Buddha

From The SpiritWiki
Revision as of 03:37, 14 October 2021 by Michael (talk | contribs)


Caution. This article/definition is in draft form and at this time may constitute no more than rough notes, reminders for required content, or absolutely nothing at all. Content is subject to revision.


Related Terms

Buddhism > Bodhisattva, Kalpa, Mantra, Sangha, Sutta, Tathagata

Notes

Buddha, a person who has awakened...[1]

Quotes

"Listen! The deathless has been realized. I will instruct you. I will teach you the way. Practicing as instructed, by realizing for yourselves here and now through direct insight, you will soon enter on and dwell in the ultimate refuge of the higher life, for the sake of which people properly go from their home into homelessness."[2]

An ascetic named Upaka saw me on the road between Gayimage and the place of my awakening, and, on seeing me, spoke to me as follows. “Your faculties are clear, brother. Your complexion is pure and bright. Under whose supervision have you become a seeker? Who is your teacher? Whose teachings do you accept?” When this was said, I replied to Upaka in verse.

“Master of all, knower of all, am I. Unstained among the things of the world, I abandon all. With the withering of craving, I am liberated. Having realized this condition completely on my own to whom should I point as a teacher? “I have no teacher; a person like me cannot be found. In this world with its resplendent beings, I have no equal. “For, in this world, I am highly accomplished. I am the teacher supreme. I, alone, am fully and soundly awakened. Cooled am I, and quenched. “To set in motion the wheel of teaching I am going to the city of Kasi. In a world become blind, I beat the drum of the deathless.”[3]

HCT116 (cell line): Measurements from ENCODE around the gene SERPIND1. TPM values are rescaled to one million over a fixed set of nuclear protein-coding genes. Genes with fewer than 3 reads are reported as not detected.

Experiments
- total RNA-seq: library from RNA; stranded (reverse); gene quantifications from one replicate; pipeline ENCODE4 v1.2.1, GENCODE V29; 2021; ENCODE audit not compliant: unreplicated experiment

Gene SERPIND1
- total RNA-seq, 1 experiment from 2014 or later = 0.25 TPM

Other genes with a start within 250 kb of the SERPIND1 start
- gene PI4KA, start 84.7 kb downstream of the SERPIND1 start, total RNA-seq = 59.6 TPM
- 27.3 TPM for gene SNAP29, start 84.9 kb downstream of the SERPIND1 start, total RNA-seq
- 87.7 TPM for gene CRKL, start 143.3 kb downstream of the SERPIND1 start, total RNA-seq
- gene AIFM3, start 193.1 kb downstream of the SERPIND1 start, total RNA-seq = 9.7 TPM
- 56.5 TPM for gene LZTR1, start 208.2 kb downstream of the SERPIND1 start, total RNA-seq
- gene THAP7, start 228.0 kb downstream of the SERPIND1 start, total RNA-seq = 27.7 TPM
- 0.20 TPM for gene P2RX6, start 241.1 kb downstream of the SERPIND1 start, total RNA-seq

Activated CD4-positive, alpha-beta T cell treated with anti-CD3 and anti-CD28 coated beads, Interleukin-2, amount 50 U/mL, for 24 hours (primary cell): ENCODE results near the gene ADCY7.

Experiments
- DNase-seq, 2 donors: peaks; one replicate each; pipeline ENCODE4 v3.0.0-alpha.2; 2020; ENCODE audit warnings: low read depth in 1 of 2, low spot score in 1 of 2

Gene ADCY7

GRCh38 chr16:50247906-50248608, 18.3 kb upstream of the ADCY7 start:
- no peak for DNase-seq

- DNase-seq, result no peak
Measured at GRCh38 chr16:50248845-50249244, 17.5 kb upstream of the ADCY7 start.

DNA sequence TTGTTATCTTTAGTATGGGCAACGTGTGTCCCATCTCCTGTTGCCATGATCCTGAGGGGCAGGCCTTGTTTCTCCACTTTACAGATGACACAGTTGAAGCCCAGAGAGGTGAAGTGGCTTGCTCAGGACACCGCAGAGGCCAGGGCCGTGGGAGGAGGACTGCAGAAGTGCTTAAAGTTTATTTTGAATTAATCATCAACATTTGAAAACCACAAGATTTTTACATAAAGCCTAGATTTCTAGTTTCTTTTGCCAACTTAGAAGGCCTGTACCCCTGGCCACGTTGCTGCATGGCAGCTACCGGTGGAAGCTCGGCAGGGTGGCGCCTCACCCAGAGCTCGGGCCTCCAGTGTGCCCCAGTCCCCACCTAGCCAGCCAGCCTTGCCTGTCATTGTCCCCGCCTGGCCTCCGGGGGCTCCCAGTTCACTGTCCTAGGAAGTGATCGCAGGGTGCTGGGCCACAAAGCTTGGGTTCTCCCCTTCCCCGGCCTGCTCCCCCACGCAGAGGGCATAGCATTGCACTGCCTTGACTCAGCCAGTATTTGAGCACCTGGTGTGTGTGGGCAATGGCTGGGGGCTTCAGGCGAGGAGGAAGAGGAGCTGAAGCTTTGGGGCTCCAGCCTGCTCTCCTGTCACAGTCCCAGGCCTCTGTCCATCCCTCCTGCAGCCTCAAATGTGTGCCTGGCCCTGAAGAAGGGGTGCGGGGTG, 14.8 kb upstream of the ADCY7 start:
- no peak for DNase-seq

A practical concern with healing and health

"Go, wander for the welfare of the human multitude, for the happiness of the human multitude, out of compassion for the world, for the benefit, the good, and the happiness of people and resplendent beings. Let no two of you go in the same direction. Teach both the meaning and the idiom of the dhamma, which is good in the beginning, good in the middle, and good in the end. Manifest the completely fulfilled and perfectly purified life of training. There are people who have but little dust in their eyes, who are falling away because they have not heard of the way (dhamma). They will understand the teachings (dhamma). I, too, will go—to Senanigama in Uruvela—to teach the dhamma. (Samyuttanikaya 1.4.5)"

Footnotes

  1. Wallis, Glenn. Basic Teachings of the Buddha. New York: The Modern Library, 2007.
  2. Wallis, Glenn. Basic Teachings of the Buddha. New York: The Modern Library, 2007.
  3. Wallis, Glenn. Basic Teachings of the Buddha. New York: The Modern Library, 2007.